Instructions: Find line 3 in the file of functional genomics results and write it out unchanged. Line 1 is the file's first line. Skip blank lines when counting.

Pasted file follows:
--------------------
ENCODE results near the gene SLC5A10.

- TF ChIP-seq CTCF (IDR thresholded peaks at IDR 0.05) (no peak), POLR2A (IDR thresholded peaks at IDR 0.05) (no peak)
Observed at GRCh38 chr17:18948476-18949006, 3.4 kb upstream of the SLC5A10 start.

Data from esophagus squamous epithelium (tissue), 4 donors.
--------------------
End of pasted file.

Observed at GRCh38 chr17:18948476-18949006, 3.4 kb upstream of the SLC5A10 start.